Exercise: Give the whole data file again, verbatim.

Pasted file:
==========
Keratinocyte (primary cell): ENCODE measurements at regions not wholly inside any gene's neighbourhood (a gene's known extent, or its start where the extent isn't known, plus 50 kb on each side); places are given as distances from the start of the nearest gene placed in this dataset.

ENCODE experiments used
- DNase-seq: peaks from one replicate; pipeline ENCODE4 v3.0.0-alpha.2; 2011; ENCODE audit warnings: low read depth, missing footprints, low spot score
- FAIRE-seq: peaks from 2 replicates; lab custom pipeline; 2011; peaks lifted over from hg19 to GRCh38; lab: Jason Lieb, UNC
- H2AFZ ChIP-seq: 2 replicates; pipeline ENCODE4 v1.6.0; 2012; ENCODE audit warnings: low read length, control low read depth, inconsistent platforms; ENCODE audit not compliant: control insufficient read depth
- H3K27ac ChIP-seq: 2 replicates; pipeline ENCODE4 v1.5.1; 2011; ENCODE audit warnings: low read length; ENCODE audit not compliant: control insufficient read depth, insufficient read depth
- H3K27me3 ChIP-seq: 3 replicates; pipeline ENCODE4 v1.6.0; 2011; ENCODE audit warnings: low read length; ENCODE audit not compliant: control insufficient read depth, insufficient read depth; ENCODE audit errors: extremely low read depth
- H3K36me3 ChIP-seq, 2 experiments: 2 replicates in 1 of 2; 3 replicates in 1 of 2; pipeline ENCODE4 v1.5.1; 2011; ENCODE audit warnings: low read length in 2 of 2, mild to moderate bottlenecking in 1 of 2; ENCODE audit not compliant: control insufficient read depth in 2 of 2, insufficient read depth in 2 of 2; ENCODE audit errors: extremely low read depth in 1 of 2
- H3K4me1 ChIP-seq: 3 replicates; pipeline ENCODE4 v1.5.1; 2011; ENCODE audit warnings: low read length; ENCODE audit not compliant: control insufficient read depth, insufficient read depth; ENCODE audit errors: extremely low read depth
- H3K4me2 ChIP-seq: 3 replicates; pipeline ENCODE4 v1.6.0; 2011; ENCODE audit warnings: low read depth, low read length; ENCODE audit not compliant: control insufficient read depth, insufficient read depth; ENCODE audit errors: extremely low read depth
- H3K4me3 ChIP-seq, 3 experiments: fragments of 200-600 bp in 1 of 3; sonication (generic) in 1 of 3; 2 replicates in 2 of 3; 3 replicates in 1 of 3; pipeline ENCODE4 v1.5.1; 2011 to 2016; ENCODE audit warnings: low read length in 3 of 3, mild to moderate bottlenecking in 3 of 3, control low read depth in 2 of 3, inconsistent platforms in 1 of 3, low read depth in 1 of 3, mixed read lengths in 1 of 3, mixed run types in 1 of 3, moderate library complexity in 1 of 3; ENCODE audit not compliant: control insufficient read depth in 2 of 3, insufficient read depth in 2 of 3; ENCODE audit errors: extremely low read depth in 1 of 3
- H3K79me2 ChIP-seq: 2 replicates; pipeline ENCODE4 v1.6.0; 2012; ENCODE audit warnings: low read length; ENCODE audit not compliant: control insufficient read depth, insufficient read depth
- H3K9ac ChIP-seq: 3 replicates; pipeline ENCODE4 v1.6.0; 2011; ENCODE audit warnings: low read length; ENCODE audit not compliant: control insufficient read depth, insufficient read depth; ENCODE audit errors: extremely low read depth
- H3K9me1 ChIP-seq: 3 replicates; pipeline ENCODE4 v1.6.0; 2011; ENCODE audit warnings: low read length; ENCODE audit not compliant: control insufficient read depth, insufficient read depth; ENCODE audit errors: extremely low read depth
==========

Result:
Keratinocyte (primary cell): ENCODE measurements at regions not wholly inside any gene's neighbourhood (a gene's known extent, or its start where the extent isn't known, plus 50 kb on each side); places are given as distances from the start of the nearest gene placed in this dataset.

ENCODE experiments used
- DNase-seq: peaks from one replicate; pipeline ENCODE4 v3.0.0-alpha.2; 2011; ENCODE audit warnings: low read depth, missing footprints, low spot score
- FAIRE-seq: peaks from 2 replicates; lab custom pipeline; 2011; peaks lifted over from hg19 to GRCh38; lab: Jason Lieb, UNC
- H2AFZ ChIP-seq: 2 replicates; pipeline ENCODE4 v1.6.0; 2012; ENCODE audit warnings: low read length, control low read depth, inconsistent platforms; ENCODE audit not compliant: control insufficient read depth
- H3K27ac ChIP-seq: 2 replicates; pipeline ENCODE4 v1.5.1; 2011; ENCODE audit warnings: low read length; ENCODE audit not compliant: control insufficient read depth, insufficient read depth
- H3K27me3 ChIP-seq: 3 replicates; pipeline ENCODE4 v1.6.0; 2011; ENCODE audit warnings: low read length; ENCODE audit not compliant: control insufficient read depth, insufficient read depth; ENCODE audit errors: extremely low read depth
- H3K36me3 ChIP-seq, 2 experiments: 2 replicates in 1 of 2; 3 replicates in 1 of 2; pipeline ENCODE4 v1.5.1; 2011; ENCODE audit warnings: low read length in 2 of 2, mild to moderate bottlenecking in 1 of 2; ENCODE audit not compliant: control insufficient read depth in 2 of 2, insufficient read depth in 2 of 2; ENCODE audit errors: extremely low read depth in 1 of 2
- H3K4me1 ChIP-seq: 3 replicates; pipeline ENCODE4 v1.5.1; 2011; ENCODE audit warnings: low read length; ENCODE audit not compliant: control insufficient read depth, insufficient read depth; ENCODE audit errors: extremely low read depth
- H3K4me2 ChIP-seq: 3 replicates; pipeline ENCODE4 v1.6.0; 2011; ENCODE audit warnings: low read depth, low read length; ENCODE audit not compliant: control insufficient read depth, insufficient read depth; ENCODE audit errors: extremely low read depth
- H3K4me3 ChIP-seq, 3 experiments: fragments of 200-600 bp in 1 of 3; sonication (generic) in 1 of 3; 2 replicates in 2 of 3; 3 replicates in 1 of 3; pipeline ENCODE4 v1.5.1; 2011 to 2016; ENCODE audit warnings: low read length in 3 of 3, mild to moderate bottlenecking in 3 of 3, control low read depth in 2 of 3, inconsistent platforms in 1 of 3, low read depth in 1 of 3, mixed read lengths in 1 of 3, mixed run types in 1 of 3, moderate library complexity in 1 of 3; ENCODE audit not compliant: control insufficient read depth in 2 of 3, insufficient read depth in 2 of 3; ENCODE audit errors: extremely low read depth in 1 of 3
- H3K79me2 ChIP-seq: 2 replicates; pipeline ENCODE4 v1.6.0; 2012; ENCODE audit warnings: low read length; ENCODE audit not compliant: control insufficient read depth, insufficient read depth
- H3K9ac ChIP-seq: 3 replicates; pipeline ENCODE4 v1.6.0; 2011; ENCODE audit warnings: low read length; ENCODE audit not compliant: control insufficient read depth, insufficient read depth; ENCODE audit errors: extremely low read depth
- H3K9me1 ChIP-seq: 3 replicates; pipeline ENCODE4 v1.6.0; 2011; ENCODE audit warnings: low read length; ENCODE audit not compliant: control insufficient read depth, insufficient read depth; ENCODE audit errors: extremely low read depth